|scientific name Syngrapha orophila Hampson|
Open coniferous forest in the mountains.
Adults have been collected in Alberta during the latter half of July.
A medium-size (3.4-3.6 cm. wingspan) grey moth with yellow hindwings. The forewings are dark ash-grey, except for the area between the antemedian and postmedian lines below the stigma, which is black. Hindwings are bright yellow, with a broad black terminal band. The large hair tuft on the thorax is mostly grey. Antennae are simple and both the sexes are similar. Orophila is very similar to S. borea and S. diasema. S. diasema has buff, not yellow hindwings. S. borea has more brown in the forewings, a large red-brown (not grey) thoracic hair tuft and a shallow-U-shaped silver stigma with a prominent extension or satellite spot (a deep-U in orophila, with a sharp angle or small hook but no extensions or satellites spot). They can also be separated using genitalic characters. A number of smaller Syngrapha species (ignea, microgamma, alticola and montana) also have yellow hindwings, but the forewing color and stigma shape will separate orophila from these.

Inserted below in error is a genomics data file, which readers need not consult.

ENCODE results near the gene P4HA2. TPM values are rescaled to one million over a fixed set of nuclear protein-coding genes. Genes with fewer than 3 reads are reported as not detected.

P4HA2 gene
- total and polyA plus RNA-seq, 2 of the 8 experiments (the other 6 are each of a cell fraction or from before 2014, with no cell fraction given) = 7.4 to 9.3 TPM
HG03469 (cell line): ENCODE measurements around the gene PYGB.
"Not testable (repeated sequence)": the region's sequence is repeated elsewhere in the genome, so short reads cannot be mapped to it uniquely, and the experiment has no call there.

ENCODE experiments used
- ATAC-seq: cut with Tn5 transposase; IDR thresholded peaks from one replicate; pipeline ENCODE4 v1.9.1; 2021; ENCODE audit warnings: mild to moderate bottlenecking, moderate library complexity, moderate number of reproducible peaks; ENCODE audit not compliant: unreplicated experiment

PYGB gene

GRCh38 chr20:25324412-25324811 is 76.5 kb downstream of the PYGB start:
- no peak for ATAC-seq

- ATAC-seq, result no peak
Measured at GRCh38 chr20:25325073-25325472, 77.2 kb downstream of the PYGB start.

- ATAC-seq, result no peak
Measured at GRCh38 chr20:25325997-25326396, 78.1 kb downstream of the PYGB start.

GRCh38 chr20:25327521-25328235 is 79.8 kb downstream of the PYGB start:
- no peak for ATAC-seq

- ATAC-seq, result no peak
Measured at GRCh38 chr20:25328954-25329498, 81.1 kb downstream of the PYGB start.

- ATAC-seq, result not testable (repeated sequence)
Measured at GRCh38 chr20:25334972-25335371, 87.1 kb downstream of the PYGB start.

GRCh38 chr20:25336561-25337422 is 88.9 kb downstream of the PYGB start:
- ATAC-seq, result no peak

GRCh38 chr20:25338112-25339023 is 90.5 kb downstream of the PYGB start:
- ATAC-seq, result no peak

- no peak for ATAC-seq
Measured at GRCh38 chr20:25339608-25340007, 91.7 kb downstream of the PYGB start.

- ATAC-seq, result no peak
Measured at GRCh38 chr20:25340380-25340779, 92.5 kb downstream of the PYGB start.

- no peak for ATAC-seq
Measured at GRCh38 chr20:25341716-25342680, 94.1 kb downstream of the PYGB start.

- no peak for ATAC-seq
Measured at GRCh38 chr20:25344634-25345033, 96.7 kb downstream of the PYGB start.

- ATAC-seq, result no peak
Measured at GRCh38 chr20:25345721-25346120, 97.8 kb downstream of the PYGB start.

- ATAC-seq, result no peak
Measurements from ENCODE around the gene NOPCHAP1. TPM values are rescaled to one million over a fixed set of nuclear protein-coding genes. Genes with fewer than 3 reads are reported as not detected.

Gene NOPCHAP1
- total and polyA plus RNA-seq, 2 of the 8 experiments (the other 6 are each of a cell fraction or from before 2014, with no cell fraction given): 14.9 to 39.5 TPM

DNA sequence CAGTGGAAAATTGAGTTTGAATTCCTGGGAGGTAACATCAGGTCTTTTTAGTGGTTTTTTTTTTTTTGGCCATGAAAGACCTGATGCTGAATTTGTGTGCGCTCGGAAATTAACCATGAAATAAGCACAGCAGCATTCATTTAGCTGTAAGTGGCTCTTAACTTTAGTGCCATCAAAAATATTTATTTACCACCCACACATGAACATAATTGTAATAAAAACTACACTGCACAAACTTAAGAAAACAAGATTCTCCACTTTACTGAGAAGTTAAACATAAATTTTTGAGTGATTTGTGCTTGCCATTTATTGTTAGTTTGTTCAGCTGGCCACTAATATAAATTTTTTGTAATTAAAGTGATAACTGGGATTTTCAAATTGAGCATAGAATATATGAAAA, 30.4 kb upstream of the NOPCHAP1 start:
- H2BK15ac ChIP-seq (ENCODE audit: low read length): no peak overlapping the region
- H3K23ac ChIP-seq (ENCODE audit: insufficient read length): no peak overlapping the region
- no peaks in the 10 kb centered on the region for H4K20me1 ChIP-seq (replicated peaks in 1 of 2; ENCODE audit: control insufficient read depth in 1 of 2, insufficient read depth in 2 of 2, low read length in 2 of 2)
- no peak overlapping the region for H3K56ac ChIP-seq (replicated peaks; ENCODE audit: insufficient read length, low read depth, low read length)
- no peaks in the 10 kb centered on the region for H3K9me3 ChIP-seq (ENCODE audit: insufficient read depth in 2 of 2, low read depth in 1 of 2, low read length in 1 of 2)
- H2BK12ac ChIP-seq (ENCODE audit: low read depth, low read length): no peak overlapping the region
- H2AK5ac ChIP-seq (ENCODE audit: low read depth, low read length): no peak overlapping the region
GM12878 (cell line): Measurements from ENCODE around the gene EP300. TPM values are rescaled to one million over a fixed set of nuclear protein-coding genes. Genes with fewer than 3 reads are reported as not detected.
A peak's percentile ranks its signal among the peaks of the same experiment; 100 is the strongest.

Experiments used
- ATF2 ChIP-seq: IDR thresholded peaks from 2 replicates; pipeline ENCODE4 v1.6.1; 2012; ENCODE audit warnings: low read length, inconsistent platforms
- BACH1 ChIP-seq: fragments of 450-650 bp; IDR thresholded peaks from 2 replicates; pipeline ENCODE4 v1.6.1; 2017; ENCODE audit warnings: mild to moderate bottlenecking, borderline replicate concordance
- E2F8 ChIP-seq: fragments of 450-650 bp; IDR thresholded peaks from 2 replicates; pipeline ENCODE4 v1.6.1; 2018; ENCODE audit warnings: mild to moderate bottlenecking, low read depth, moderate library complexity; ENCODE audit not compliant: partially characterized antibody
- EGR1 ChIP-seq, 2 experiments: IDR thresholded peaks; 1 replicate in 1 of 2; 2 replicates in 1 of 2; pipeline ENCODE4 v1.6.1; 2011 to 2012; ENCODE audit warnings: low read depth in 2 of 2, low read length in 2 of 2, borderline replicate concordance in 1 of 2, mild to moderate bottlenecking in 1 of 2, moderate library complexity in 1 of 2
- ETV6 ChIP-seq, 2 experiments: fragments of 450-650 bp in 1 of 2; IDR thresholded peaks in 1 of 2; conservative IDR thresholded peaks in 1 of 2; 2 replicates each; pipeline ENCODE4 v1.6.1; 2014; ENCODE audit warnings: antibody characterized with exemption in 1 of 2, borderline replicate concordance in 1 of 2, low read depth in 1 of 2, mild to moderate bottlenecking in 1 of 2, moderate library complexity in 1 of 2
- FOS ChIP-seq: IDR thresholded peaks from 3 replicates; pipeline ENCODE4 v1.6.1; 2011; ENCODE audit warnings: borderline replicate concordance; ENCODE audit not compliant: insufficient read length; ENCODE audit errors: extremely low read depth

Adults are nocturnal and come to light. There is a single brood each year.
An uncommon moth with somewhat restricted range, but habitat in Alberta appears secure.
No Alberta data. The only known larva from Washington was reared from blueberry (Vaccinium sp.).
Syngrapha orophila has a limited western range. It has been found from extreme northern British Columbia and the Queen Charlotte Islands, south and east to southern Oregon, western Wyoming and Montana and western Alberta. In Alberta, it has been collected in the mountains from Jasper to the Crow's Nest Pass area.
Comments are published according to our submission guidelines. The EH Strickland Entomological Museum does not necessarily endorse the views expressed.